Background: In a group of 74 patients where computed tomography (CT) showed locally extending but not metastatic pancreatic cancer, we have demonstrated (Surg Endosc 2005;19:638-42) that 1/3 will have occult metastatic disease using diagnostic laparoscopy and peritoneal lavage for cytology (DL-PLC). Using a larger cohort, we asked if there are predictive factors that increase the likelihood that occult metastatic disease would be discovered by DL-PLC.
Methods: Between 2000 and 2008, 202 consecutive patients underwent DL-PLC when thin-cut, contrast-enhanced pancreas protocol CT showed locally-advanced pancreatic cancer without evidence of metastatic disease. Univariate and logistic regression analyses were used to identify factors that predicted which patients would have occult metastatic disease discovered by DL-PLC.
Results: DL-PLC upstaged 55 of 202 patients (27.2%) to Stage IV. Of these, 40 (19.2%) patients had positive peritoneal lavage cytology; 25 (12.4%) patients had hepatic metastases, and only 4 (2%) had metastatic peritoneal deposits. Univariate analysis demonstrated that increasing tumor size by CT and CA 19-9 > 500 U/mL predicted positive DL-PLC. Not predictive were location of tumor (head vs non-head of pancreas), involvement of multiple mesenteric vessels, weight loss, elevated bilirubin, back pain, or low serum albumin. Multivariate logistic regression analysis demonstrated that increasing tumor size was the only predictive factor of positive DL-PLC. In our cohort, when tumor size was greater than 4.5 cm, DL-PLC was positive in 45% of patients.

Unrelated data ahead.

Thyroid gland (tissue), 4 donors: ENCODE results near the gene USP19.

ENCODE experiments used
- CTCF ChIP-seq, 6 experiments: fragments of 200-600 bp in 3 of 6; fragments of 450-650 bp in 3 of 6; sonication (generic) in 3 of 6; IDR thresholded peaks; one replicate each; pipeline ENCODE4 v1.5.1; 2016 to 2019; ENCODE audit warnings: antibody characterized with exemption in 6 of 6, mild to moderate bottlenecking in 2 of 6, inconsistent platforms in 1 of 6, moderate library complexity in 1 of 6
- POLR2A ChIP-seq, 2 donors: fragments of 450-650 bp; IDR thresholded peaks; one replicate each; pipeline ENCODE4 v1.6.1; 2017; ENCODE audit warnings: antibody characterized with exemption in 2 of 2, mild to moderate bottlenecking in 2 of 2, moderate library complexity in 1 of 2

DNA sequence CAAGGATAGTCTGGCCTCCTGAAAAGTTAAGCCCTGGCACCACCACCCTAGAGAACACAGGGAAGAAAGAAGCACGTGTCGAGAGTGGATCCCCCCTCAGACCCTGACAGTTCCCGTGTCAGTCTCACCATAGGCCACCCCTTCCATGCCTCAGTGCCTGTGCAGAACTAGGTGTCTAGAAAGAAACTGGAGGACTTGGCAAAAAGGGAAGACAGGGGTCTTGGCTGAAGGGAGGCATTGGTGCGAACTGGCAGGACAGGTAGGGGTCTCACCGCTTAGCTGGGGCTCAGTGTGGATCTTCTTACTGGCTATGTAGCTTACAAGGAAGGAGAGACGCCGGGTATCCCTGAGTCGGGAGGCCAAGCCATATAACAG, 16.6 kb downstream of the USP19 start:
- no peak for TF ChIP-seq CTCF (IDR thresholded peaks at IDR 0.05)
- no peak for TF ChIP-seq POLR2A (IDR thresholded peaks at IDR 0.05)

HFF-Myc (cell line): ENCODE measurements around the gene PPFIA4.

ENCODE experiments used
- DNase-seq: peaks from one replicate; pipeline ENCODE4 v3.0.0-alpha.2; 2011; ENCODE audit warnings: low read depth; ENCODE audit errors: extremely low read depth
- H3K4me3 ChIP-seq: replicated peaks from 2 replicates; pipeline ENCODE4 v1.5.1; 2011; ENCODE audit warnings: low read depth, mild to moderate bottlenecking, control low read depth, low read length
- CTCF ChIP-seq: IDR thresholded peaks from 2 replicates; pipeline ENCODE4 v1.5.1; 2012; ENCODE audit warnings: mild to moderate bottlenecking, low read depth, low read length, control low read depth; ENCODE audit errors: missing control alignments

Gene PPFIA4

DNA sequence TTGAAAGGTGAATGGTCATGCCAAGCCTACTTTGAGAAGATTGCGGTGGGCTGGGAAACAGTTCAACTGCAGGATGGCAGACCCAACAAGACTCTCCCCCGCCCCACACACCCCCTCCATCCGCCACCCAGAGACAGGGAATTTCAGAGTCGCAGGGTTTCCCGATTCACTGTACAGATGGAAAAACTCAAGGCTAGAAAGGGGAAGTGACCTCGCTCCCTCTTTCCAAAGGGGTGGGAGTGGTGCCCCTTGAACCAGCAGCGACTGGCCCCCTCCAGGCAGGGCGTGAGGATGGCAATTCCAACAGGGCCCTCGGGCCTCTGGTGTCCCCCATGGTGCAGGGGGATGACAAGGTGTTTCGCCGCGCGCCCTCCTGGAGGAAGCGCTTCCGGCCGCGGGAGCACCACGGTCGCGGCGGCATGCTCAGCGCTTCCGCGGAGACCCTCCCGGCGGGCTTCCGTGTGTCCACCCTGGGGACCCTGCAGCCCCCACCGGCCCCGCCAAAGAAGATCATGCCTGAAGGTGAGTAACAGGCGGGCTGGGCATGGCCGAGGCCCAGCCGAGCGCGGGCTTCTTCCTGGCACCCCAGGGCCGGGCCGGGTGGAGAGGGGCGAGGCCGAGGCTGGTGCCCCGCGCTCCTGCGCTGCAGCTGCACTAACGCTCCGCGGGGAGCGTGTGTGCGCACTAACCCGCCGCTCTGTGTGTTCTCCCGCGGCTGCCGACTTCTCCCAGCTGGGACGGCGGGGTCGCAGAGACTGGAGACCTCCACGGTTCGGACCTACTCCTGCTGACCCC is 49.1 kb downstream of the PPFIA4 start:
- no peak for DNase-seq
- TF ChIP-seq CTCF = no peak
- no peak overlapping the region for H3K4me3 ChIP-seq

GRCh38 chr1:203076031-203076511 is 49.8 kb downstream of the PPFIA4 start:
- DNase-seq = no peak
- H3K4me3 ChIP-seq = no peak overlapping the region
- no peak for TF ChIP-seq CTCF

Conclusion: Despite advancements in the sensitivity of high-resolution CT, the use of diagnostic laparoscopy and peritoneal lavage cytology in selected patients provides for additional accuracy by upstaging 27% of patients to Stage IV. Compared with previous staging studies, modern pancreas protocol CT may have reduced the incidence of unanticipated peritoneal deposits to only 2% of patients. Only tumor size was able to predict the results of DL-PLC justifying its use in patients with locally-advanced pancreatic cancer that have no evidence of metastatic disease by CT.
Session: Podium Presentation
Program Number: S101